- Binoy Thomas, Editor-in-chief, Weekly Voice
- Dawn Promislow, author
- Nonica Datta, historian
- Bhupinder Virdi, publisher Starbuzz Weekly
- Niranjana Iyer, literary critic, blogger
A strong contingent of Brazilians was also present thanks to the simultaneous launch of Hearts & Souls, a collection of poems by Leo Paradela.
Sunday, April 03, 2011
A couple of weeks ago, I attended an interesting talk by Nonica Datta (Visiting Professor at the Centre for South Asian Studies, Munk School of Global Affairs; Associate Professor of History, University of Delhi) at the Munk Centre.
Datta’s lecture Crafting a Parallel History of India's Partition was based on her book Violence, Martyrdom and Partition: A Daughter’s Testimony published last year.
It is story of a daughter Subhashini and her father Bhagatji developed based on the daughter's oral testimonies. During the course of the interviews, Subhashini (1914-2003) was the head of an Arya Samaj institution for women's education in Haryana.
The book is an attempt at recording histories of the non-elites -- people whose lives were irreversibly changed by the trauma of Partition. The study of the subalterns in the post-colonial South Asian context has taken many forms with equally interesting results, especially in the context of Partition, this approach has acquired considerable significance, acceptance and respectability, with many interesting results.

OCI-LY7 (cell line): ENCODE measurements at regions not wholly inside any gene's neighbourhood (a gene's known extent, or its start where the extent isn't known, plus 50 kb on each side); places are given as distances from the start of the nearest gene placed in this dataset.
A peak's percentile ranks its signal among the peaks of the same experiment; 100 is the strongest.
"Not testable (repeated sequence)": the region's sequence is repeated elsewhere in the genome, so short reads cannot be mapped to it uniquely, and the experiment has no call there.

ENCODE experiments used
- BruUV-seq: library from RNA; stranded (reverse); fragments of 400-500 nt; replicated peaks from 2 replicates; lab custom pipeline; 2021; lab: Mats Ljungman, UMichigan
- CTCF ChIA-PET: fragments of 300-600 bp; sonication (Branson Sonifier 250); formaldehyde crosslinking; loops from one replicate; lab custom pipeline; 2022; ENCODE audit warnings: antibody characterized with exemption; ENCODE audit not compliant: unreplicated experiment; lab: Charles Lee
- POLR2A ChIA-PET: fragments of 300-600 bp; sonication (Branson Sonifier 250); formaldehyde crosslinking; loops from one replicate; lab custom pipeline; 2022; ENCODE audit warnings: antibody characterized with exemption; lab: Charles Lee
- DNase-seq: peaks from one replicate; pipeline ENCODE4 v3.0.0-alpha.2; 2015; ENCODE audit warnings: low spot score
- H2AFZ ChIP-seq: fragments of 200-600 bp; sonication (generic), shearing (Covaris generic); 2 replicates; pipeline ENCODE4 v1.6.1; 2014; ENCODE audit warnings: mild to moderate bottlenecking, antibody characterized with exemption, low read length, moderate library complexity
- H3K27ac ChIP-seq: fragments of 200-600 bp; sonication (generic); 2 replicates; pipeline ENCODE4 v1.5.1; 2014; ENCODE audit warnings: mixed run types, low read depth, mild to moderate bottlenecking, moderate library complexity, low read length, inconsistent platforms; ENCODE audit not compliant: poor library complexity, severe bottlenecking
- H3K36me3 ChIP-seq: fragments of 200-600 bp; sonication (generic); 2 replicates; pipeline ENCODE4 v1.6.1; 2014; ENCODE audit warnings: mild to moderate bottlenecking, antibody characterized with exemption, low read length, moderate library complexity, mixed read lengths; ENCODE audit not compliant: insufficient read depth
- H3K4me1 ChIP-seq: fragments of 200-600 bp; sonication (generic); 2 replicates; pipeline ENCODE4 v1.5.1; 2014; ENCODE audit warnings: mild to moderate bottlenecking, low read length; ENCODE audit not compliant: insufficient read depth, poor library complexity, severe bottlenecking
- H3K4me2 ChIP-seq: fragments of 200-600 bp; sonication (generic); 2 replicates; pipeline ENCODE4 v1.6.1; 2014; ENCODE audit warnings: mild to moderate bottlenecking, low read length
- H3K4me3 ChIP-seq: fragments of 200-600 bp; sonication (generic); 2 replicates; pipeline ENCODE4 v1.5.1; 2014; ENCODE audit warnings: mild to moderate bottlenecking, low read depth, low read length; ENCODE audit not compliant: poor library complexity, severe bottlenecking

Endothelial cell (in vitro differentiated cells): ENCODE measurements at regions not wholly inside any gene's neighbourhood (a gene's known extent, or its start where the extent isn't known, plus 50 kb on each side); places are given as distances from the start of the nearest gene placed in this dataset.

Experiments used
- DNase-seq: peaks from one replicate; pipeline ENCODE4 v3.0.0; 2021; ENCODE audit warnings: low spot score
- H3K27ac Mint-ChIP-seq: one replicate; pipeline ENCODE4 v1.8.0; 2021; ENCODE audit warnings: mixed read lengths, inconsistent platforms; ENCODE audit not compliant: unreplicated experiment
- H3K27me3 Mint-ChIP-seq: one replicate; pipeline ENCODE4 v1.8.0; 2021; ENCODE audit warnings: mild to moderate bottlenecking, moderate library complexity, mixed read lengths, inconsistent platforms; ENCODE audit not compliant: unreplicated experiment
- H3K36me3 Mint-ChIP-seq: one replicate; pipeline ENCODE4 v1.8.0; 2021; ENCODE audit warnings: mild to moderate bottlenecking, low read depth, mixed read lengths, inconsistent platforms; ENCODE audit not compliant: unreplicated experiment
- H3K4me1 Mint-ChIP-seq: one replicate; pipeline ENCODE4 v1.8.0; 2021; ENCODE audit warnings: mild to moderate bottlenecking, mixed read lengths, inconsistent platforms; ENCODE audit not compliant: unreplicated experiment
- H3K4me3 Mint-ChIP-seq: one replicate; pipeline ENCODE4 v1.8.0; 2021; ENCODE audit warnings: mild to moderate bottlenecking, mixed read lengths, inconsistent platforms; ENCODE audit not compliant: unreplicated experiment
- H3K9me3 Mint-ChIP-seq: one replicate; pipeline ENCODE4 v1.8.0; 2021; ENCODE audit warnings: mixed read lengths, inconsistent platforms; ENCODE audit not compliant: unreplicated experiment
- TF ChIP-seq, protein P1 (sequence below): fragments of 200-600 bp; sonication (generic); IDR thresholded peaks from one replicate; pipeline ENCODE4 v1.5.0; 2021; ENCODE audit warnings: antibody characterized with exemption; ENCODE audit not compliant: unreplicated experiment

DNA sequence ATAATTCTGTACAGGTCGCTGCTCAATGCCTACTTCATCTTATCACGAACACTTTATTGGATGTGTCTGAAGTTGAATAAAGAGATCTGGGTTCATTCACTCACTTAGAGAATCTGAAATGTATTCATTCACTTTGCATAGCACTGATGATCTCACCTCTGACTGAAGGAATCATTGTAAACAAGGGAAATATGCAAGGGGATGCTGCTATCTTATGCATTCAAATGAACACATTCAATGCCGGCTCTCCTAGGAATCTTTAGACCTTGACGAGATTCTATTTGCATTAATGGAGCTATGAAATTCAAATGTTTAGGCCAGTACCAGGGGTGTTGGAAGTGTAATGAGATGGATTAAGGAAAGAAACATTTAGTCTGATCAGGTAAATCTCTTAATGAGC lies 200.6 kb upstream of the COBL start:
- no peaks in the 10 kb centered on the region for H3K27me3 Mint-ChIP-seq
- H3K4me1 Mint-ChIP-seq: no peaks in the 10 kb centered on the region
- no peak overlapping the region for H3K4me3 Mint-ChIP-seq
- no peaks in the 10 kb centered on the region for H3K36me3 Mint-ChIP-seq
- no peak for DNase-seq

As Datta succinctly summarised: “Subhashini is absent from history, but history is not absent from her.” She read from the book and discussed several nuances of recording the memories of her subject.
Datta spoke of the challenges of having to deal with “memory, narrative and event,” and “memory being more than an event,” and the “difficulty of finding an academic language to combine memory and history.”
Perhaps the toughest challenge she may have faced was to keep her ideology in check as she embarked on a journey of discovery with her subject who had a strong opposing worldview.
Datta said she adopted an approach more suited to fiction writing than academic writing to capture the nuances of the narrative and to move away from familiar and easy categorisations and notions of the victim and the victimiser.